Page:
“The Exorcist” celebrates its 45th anniversary, oddly enough, the day after Christmas. Once one of the most successful and terrifying horror films of all time, it’s a lot less scary now than it was in 1973.
The plot centers on a girl (Linda Blair) who becomes gruesomely possessed by a demon, leading her mother to enlist two priests to save her. In the ’70s, it helped put scary movies on the awards track as the first horror film to nab an Oscar best-picture nomination (to date, only six have been nominated and “The Silence of the Lambs” is the sole winner).
“The Exorcist” remains a classic, of course. From a pure filmmaking standpoint, it’s well executed (though the special effects are laughably outdated now). It’s a compelling story and was terrifying at the time: If you saw it in the theaters, you probably didn’t sleep well that night. The point is not that it isn’t a good movie, it’s that it’s no longer a good horror movie.
The actual exorcism scene is still unnerving, but it’s more gross than frightening. And that’s a big part of why re-watching “The Exorcist” now is different: Society’s relationship with horror has changed.
The horror genre is perhaps better than any other at immediately commenting on current societal fears. That’s why “Invasion of the Body Snatchers,” a horror/sci-fi movie about aliens trying to turn Americans into brainwashed “pod people,” came out in 1956 amid the Red Scare.
In the ’70s, as Vietnam, the Kent State shootings and Watergate sapped optimism, “The Texas Chainsaw Massacre” depicted young people falling prey to a group of murderous cannibals and “The Exorcist” presented an innocent girl who becomes the victim of a ruthless, unknown evil. They each go about storytelling very differently but share the same cultural anxiety: young people experiencing trauma as a result of things totally out of their hands.
As American political rhetoric shifts, so do the things people fear. And right now, what Americans are most afraid of is one another.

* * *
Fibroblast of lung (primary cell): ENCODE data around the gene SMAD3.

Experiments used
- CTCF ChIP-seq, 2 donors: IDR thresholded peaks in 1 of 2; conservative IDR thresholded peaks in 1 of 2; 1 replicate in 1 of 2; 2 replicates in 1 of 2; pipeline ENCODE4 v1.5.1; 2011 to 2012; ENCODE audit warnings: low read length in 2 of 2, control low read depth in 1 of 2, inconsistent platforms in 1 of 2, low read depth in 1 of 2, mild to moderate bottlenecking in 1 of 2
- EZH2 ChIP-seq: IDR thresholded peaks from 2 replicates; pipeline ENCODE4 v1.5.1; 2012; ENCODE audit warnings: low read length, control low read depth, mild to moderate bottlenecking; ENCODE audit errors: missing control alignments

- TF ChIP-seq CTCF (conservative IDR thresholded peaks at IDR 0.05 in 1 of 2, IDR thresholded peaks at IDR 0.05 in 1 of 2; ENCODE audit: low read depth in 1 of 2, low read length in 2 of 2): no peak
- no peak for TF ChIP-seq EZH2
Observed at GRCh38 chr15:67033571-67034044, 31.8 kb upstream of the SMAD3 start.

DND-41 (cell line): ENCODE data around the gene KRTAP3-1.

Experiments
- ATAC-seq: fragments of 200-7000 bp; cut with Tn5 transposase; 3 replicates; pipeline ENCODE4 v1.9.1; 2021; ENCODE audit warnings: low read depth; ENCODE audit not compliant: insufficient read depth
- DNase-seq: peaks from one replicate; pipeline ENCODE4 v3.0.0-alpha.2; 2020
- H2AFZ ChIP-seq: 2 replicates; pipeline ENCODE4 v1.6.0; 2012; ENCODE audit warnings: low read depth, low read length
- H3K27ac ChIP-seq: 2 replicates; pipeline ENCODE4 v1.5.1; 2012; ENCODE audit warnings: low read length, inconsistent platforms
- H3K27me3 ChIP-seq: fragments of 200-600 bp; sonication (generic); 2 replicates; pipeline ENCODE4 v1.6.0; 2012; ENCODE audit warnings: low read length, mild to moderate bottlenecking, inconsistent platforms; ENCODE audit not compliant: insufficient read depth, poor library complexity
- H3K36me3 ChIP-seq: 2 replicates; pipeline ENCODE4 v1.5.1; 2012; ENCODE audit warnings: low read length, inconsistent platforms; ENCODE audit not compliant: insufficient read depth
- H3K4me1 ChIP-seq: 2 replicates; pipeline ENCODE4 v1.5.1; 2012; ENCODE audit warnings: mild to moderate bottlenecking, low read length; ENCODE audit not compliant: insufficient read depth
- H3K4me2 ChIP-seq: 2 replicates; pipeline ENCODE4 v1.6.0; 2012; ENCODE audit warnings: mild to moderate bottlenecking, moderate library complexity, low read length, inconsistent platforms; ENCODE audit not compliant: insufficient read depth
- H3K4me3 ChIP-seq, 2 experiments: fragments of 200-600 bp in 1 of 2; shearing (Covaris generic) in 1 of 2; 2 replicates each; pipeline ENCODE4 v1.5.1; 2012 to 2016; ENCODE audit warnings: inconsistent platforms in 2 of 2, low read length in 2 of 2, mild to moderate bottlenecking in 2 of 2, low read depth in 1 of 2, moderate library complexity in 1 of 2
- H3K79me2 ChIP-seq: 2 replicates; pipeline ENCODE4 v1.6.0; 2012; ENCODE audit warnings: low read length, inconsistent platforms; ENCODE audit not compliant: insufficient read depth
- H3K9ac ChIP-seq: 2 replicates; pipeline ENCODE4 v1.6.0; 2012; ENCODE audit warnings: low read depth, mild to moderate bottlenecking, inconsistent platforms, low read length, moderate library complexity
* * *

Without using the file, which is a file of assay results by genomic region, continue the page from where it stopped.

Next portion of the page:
Consider two of the biggest horror movies of the past two years, “The Purge: Election Year” and Jordan Peele’s “Get Out.”
“The Purge: Election Year” was released in 2016 during a polarizing presidential race as debates raged over gun violence. “Get Out,” which arrived less than a year later, exposed a heightened but relatable example of how racism still plagues the country.
“A lot of us are afraid of politics – we’re very intimidated by it,” Sam Zimmerman, a film curator for the horror-streaming site Shudder, told USA TODAY at the time. “The way the world is headed and our greatest fears about it – that people at the top will just tank us, essentially – is perfect for subversive storytelling.”
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Both movies embody the unease Americans are feeling, perhaps better than any other horror movies in the past few years: There’s no alien, spirit or otherwise mysterious evil force to blame. The bad guys are just people. The scariest thing right now is what regular humans are capable of.
In 2018, “The Exorcist” fails to captivate audiences in quite the same way because American society isn’t afraid of the unknown right now. Daily headlines about the state of the world show us a reality that’s terrifying enough to begin with.
“Exorcist” author William Peter Blatty stands on what are popularly known as “The Exorcist steps” in the Georgetown area of Washington in 2013. Blatty died in 2017.
“Exorcist” author William Peter Blatty stands on what are popularly known as “The Exorcist steps” in the Georgetown area of Washington in 2013. Blatty died in 2017. (Photo: H. DARR BEISER/USA TODAY)
“The Exorcist” remains a cultural phenomenon; a spinoff TV series of the same name lasted two seasons on Fox. The movie still inspires Halloween mazes and viral pranks. The real-life steep staircase on which Father Karras infamously falls to his death is in Washington and attracts daring tourists to the Georgetown neighborhood to this day.
Moviegoers in 1973 experienced nightmares after watching “The Exorcist.” Some were so frightened, they fainted at the theater. But whether you decide now to watch for the first time ever or just the first time in a while, it’s difficult to imagine a reaction quite that extreme.